You know, I would like him to expound upon that. We would like him to also expound upon what he talked about in the press conference, which was the reason the president wasn't indicted wasn't because of a lack of evidence. It was because of the Department of Justice policy that you don't diet a sitting president. And so that explains why he has abundant evidence and ten episodes of obstruction of justice and yet decided not to indict the president because he felt he couldn't under DOJ policy.

BOLDUAN: Let me ask you, because you called for an impeachment inquiry launched into President Trump. I want to play for you what the Judiciary Chairman Gerry Nadler said today about that.


REP. JERRY NADLER (D-NY): Articles of impeachment are under consideration as part of the committee's investigation although no final determination has been made.


BOLDUAN: This is the most directly he's actually ever talked about impeachment proceedings. Are you sensing any change here?

RASKIN: Well, I think I -- I do detect a little bit of a shift there, just because there is greater public consciousness and awareness of the contents of the report. And people are also starting to talk about other kinds of impeachable offenses that are out there.

[19:35:00] The key point to remember is there is a difference between impeachment inquiry, which is looking into all of the evidence, and articles of impeachment and actually voting on them. Actually, a majority of impeachment inquiries in congressional history have not led to articles of impeachment. So, it's not a foreordained conclusion here.

However we have seen very serious evidence adduced by the special counsel and coming from other places.

BOLDUAN: All right. So, when you find out about the committee, let us know so we can a make a schedule. Appreciate it.

RASKIN: I absolutely will.

BOLDUAN: Thank you, Congressman.

RASKIN: And if you hear anything, you tell me --

BOLDUAN: I will. Absolutely, I'll call you right up.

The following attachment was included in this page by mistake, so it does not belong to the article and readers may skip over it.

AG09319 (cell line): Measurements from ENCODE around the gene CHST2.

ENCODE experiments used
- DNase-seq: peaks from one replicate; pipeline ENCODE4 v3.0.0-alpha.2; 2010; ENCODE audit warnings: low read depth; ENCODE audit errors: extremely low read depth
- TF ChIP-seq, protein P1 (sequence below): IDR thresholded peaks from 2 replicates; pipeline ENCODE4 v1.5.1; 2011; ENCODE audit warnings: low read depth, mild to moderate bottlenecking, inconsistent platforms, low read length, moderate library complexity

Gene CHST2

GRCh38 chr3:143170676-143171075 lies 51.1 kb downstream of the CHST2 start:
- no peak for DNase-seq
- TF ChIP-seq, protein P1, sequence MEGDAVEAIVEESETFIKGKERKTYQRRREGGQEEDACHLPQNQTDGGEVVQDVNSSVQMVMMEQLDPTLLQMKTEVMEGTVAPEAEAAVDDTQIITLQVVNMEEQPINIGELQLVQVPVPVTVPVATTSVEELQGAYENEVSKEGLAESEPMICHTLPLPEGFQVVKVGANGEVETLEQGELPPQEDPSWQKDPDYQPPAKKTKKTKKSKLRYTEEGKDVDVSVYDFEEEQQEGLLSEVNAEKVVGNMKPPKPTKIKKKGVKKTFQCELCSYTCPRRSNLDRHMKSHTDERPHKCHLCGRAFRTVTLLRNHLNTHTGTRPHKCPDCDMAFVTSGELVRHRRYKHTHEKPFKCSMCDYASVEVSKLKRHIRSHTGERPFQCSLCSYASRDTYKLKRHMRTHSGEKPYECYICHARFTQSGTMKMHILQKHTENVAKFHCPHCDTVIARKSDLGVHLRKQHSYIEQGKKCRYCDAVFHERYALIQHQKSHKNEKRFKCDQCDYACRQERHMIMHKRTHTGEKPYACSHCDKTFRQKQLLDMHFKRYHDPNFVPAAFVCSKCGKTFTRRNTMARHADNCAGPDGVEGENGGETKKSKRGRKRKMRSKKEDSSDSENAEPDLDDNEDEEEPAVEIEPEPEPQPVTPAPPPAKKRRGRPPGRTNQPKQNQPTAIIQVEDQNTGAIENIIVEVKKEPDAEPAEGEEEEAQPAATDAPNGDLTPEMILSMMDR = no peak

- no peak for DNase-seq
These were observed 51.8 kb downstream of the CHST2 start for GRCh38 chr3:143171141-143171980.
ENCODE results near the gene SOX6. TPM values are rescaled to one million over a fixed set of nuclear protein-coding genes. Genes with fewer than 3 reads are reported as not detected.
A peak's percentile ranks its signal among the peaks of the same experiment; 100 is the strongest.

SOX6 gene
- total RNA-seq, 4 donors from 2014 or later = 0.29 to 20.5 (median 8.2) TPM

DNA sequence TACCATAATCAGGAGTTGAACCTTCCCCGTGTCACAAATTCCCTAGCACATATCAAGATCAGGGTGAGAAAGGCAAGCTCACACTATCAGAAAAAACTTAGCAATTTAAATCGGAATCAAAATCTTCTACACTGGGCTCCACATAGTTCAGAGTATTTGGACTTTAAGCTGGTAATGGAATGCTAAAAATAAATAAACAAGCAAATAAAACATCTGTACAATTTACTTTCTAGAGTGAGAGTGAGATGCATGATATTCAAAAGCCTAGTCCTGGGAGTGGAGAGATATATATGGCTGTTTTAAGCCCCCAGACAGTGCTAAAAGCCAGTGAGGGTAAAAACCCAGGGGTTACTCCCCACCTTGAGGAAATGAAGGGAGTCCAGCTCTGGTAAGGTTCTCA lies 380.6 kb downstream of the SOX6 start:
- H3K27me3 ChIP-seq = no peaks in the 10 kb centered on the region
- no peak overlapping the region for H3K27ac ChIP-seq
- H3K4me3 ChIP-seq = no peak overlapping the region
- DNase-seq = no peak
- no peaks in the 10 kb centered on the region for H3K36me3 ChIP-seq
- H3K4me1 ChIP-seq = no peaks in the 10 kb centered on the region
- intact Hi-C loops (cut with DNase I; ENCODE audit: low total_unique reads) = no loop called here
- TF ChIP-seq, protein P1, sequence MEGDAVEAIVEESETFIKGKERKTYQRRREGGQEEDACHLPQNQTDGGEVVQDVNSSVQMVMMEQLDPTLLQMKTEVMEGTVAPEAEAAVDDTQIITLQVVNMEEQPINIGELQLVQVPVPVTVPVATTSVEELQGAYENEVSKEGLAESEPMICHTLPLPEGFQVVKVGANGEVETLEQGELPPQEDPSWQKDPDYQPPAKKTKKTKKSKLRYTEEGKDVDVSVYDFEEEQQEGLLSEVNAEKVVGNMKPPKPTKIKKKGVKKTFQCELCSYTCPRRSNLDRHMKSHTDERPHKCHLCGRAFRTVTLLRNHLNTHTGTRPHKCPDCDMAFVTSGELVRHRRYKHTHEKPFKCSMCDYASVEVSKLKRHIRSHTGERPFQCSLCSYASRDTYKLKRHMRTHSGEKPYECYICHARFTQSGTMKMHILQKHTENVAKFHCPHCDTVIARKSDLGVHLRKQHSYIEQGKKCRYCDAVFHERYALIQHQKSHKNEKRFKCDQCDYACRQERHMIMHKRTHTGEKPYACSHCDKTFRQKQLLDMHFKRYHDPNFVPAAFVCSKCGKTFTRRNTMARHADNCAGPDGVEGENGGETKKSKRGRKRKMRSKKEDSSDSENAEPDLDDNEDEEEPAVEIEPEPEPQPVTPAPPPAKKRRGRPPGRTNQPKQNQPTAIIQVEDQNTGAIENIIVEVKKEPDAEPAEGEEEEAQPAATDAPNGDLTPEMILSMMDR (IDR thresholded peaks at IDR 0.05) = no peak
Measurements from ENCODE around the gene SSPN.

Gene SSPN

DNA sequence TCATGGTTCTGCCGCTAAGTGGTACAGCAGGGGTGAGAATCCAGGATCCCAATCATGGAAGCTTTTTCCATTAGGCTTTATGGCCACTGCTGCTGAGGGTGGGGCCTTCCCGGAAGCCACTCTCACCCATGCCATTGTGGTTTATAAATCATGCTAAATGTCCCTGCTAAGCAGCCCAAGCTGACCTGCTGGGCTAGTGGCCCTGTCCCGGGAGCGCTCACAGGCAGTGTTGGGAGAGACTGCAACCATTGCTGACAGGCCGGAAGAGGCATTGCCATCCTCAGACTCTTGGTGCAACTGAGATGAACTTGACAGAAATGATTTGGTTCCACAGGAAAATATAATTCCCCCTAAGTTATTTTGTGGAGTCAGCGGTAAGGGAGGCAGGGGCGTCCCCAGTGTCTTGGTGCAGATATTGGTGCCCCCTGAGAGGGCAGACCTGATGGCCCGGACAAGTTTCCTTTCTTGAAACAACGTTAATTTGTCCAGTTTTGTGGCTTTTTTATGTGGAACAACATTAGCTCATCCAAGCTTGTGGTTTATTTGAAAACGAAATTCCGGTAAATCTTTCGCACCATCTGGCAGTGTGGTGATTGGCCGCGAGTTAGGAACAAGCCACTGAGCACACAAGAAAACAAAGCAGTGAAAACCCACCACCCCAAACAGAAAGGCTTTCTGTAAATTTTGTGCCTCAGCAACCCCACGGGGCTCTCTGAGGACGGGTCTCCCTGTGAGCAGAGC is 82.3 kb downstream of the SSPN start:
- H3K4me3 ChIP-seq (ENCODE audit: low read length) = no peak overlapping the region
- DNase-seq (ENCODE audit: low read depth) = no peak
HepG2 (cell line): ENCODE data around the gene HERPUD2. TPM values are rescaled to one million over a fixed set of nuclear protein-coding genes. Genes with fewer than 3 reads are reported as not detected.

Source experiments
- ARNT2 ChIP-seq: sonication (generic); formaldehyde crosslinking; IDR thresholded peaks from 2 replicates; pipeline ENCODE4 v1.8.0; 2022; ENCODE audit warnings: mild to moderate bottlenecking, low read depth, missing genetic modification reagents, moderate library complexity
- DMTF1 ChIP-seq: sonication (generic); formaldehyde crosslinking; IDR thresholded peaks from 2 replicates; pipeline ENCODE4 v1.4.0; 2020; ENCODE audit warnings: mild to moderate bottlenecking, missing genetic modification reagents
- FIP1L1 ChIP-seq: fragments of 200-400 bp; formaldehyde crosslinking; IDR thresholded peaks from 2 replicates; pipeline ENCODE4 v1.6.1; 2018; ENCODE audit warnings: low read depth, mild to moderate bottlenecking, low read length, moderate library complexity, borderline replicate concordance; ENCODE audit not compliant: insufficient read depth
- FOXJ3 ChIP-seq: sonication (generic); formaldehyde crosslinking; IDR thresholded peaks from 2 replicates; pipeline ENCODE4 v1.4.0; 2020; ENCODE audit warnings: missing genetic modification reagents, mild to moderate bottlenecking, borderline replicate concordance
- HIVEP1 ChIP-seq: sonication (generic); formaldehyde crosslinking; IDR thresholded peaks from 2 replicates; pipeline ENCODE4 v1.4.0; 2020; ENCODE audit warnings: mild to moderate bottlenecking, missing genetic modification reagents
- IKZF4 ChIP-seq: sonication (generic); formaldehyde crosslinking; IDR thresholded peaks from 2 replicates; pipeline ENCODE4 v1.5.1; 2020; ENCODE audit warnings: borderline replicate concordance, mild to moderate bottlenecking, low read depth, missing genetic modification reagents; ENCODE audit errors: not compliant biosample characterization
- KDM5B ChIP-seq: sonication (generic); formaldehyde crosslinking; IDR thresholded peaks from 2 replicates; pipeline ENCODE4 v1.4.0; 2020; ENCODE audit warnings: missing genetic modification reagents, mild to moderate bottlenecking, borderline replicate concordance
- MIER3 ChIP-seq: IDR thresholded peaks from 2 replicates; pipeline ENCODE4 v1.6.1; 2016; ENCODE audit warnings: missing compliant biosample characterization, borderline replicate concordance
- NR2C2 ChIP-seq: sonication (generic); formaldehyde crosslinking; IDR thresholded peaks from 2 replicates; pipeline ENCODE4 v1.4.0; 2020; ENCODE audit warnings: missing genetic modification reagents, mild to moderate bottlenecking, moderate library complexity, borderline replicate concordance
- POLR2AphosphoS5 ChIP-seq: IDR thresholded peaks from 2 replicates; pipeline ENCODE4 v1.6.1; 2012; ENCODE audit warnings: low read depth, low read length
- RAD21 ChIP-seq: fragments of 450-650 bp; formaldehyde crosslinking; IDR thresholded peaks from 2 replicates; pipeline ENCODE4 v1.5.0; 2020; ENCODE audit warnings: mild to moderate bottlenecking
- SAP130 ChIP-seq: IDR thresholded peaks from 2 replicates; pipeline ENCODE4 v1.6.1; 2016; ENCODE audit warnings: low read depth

RASKIN: Thank you so much.

BOLDUAN: OUTFRONT for us next, Kamala Harris takes a surprising shot at Elizabeth Warren. Smart to go after a rising star of the progressive wing?

And President Trump says the raids to round up thousands of undocumented immigrants will take place in weekend. But in doing so, did he just jeopardize the operation?


DONALD TRUMP, PRESIDENT OF THE UNITED STATES: It starts on Sunday. And they're going to take people out and bring them back to their countries.


BOLDUAN: Tonight, the fight for 2020, Democratic candidate Kamala Harris taking a hit at her Democratic opponents like Elizabeth Warren.


SEN. KAMALA HARRIS (D-CA), PRESIDENTIAL CANDIDATE: Well I'm going to tell you, that's why I'm not churning out plans like a factory, because it is really important to me that any plan that I'm prepared to implement is actually doable.


[19:40:03] BOLDUAN: Warren, of course, is famous for rolling out proposals on almost every topic. I have a plan for that has become a staple of her stump speeches. Which approach will win over more voters in the end? One test might come this weekend.

Miguel Marquez is OUTFRONT.


MIGUEL MARQUEZ, CNN NATIONAL CORRESPONDENT (voice-over): Progressives here at Netroots Nation believe they can beat President Trump no matter who is nominated.

SHERRIE COHEN, PHILADELPHIA PROGRESSIVE: Whoever wins the nomination, including a BLT sandwich, I will go for that.

MARQUEZ (on camera): How badly do you want Donald Trump the out of the White House?

SARAH SULLIVAN, NORTH CAROLINA PROGRESSIVE: Really, really badly, so badly that it's making me ill.

MARQUEZ (voice-over): But as much as they want a win, progressives expect a candidate who shares values or at least a centrist who adopts what they want.

AIMEE ALLISON, FOUNDER/PRESIDENT, SHE THE PEOPLE: Will the candidates including Joe Biden accept that his base has changed under his feet, that we're demanding economic, racial and social justice as the platform?

MARQUEZ: Biden isn't scheduled to appear, neither is progressive stalwart Bernie Sanders. But surging 2020 hopeful Elizabeth Warren and several others will be there. Along with 3,600 activists expect to descend upon the annual conference, the largest ever, according to organizers, progressive momentum picking up steam.

MARY RICKLES, POLITICAL DIRECTOR, NETROOTS NATION: We have our largest attendance ever by about 30 percent. It's an indicator that the grassroots is very excited about 2020.

MARQUEZ: Community activist in the battleground state of Pennsylvania which Trump won three years ago hitting the streets nearly every day, building support, November 2020, a powerful motivator.

KEVIN PACE, COMMUNITY ACTIVIST, ONE PA: Our current president says that black employment is at its lowest that it's ever been. But people in our community are struggling to find jobs.

MARQUEZ: Twenty-five-year-old Anthony Davis had never even registered to vote until the election of Donald Trump.

ANTHONY DAVIS, COMMUNITY ACTIVIST, ONE PA: Now I'm a active voter. I make sure I go for the polls every election. I make sure that I'm there. I show up.

MARQUEZ: And he is not alone. Activists across the left say President Donald J. Trump is keeping them focused .